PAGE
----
Fully 20% of all proceeds from the book will go to a fossil energy freedom fund (FEFF) for our household. Once enough money is allayed for the provision of these alternative resources, we will undertake their installation as a completion of our own energy transition. But we won’t stop there.

Since we must also be held accountable for the energy use of our fellow human beings, once my wife and I achieve a high degree of fossil energy independence, these funds will shift to providing a similar gift, first to friends and family members and then to complete strangers. Should we achieve these aspirations, a role-out of FEFF contributions to others will be provided in more detail.

As with the 350.org donations, I will keep track of progress in a monthly report on this blog.

Unlikely Outrageous Success

Should Growth Shock be an unlikely outrageous success, the amount of funds going to charitable causes and active energy transitions will, necessarily, rise. In Growth Shock, I advocate highly progressive rates of taxation for individuals making more than 250,000 dollars per year and 1 million dollars per year respectively. In the highly unlikely event that Growth Shock should, even briefly, generate such a high level of revenue, then I will provide additional charitable contributions and charitable energy transition efforts equal to the difference between my base tax rate on the 40% of funds going to myself and my wife and the suggested rates given in Growth Shock for levels beyond 250,000 dollars. It is worth noting that, since 60% is already dedicated to transition or charity, additional amounts will push the giving level of ‘kindness economics’ far beyond that even suggested.

Since it is highly unlikely for Growth Shock to enjoy such a high level of public success, this additional pledge is probably a symbolic, but still important gesture.

An Open Call For Similar Action

I am also calling for others to act in a manner similar to that which I have described here. There are many important charity organizations like the Sierra club who are also involved in very effective campaigns to reduce reliance on and use of fossil fuels. In addition, individual pledges for private transitions away from fossil energy sources would be a very helpful addition to the broader, public campaigns. Greatly diminishing the power of the fossil fuel industry by reducing fossil fuel reliance will at least begin to point the nose of the ship of human civilization toward fairer weather, even though extraordinarily powerful storms may still await us on that, far less harmful, path of travel.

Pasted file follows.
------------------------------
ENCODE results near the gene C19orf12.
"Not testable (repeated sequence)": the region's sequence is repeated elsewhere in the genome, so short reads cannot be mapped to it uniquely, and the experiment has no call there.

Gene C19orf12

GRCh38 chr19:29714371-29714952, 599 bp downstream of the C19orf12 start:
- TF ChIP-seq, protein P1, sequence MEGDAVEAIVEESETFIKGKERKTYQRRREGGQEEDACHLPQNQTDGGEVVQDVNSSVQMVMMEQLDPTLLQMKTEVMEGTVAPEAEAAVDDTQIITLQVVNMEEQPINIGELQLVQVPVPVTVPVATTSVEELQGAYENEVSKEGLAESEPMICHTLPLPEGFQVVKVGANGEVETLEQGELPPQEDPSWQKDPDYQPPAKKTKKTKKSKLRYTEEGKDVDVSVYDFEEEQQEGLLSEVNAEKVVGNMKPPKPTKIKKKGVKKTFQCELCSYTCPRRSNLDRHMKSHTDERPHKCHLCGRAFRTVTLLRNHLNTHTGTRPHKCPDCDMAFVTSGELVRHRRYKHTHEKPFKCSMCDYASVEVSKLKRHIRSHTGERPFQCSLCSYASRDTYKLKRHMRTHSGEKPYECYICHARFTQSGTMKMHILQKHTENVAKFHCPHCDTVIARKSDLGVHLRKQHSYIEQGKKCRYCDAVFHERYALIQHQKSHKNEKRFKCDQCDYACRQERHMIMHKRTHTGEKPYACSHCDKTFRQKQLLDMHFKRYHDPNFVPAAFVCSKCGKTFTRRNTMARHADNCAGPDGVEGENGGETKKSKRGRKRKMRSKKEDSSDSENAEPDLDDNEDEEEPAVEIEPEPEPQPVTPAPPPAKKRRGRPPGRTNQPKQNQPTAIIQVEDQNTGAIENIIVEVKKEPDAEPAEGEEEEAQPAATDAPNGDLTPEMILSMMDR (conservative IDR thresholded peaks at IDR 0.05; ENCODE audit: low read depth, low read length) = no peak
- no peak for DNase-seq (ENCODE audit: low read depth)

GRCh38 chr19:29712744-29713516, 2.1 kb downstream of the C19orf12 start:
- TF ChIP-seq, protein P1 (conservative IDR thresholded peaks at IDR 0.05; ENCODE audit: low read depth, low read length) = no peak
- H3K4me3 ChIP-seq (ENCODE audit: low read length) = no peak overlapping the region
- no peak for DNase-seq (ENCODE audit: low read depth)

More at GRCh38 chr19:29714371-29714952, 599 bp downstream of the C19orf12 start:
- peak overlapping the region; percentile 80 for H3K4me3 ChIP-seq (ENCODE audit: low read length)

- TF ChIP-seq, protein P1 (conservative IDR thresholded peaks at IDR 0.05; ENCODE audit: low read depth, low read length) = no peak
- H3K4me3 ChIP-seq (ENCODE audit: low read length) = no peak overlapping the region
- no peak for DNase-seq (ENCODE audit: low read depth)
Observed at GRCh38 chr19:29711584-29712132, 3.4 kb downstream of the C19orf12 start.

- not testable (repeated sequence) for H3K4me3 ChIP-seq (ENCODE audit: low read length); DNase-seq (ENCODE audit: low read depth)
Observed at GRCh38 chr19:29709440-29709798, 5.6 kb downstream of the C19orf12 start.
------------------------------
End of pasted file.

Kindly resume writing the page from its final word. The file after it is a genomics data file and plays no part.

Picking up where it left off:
It is also worth noting that these actions only begin to address the problems outlined in Growth Shock. However, it is my view that removing fossil fuel reliance will begin to address some of the most immediate problems inherent in both resource depletion and in our current failure to provide effective mitigation to a rapidly worsening climate crisis. And even if mitigation is pursued it will continue to be imperative to provide aid for victims and the likely refugees that will inevitably result from a number of hard changes that are now unavoidable. So once the most important hurdle of mitigation is crossed, it is likely that we will then need to shift funds to helping victims, adaptation, and the invigoration of a kindness/living systems economy that works to revitalize the Earth life support structure through direct aid to and cooperation with our companion species here on Earth. An explanation of methods for weaving human systems back into living Earth systems will be provided in much greater depth and detail later. But such goals are outsets and worth mentioning.

Lastly, but not least importantly, It will probably also be necessary to support efforts and organizations that promote both kind and effective population restraint. Likely, another charity publication will be aimed at that effort.

Advertisements
%d bloggers like this: